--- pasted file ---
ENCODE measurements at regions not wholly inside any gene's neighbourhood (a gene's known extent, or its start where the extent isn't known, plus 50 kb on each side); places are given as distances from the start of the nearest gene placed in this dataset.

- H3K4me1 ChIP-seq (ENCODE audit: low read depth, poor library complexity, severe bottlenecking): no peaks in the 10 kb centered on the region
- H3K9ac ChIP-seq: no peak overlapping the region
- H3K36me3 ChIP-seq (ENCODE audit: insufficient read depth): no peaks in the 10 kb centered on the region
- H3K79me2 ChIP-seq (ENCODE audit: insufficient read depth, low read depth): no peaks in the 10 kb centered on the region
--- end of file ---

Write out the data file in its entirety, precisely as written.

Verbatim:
ENCODE measurements at regions not wholly inside any gene's neighbourhood (a gene's known extent, or its start where the extent isn't known, plus 50 kb on each side); places are given as distances from the start of the nearest gene placed in this dataset.

- H3K4me1 ChIP-seq (ENCODE audit: low read depth, poor library complexity, severe bottlenecking): no peaks in the 10 kb centered on the region
- H3K9ac ChIP-seq: no peak overlapping the region
- H3K36me3 ChIP-seq (ENCODE audit: insufficient read depth): no peaks in the 10 kb centered on the region
- H3K79me2 ChIP-seq (ENCODE audit: insufficient read depth, low read depth): no peaks in the 10 kb centered on the region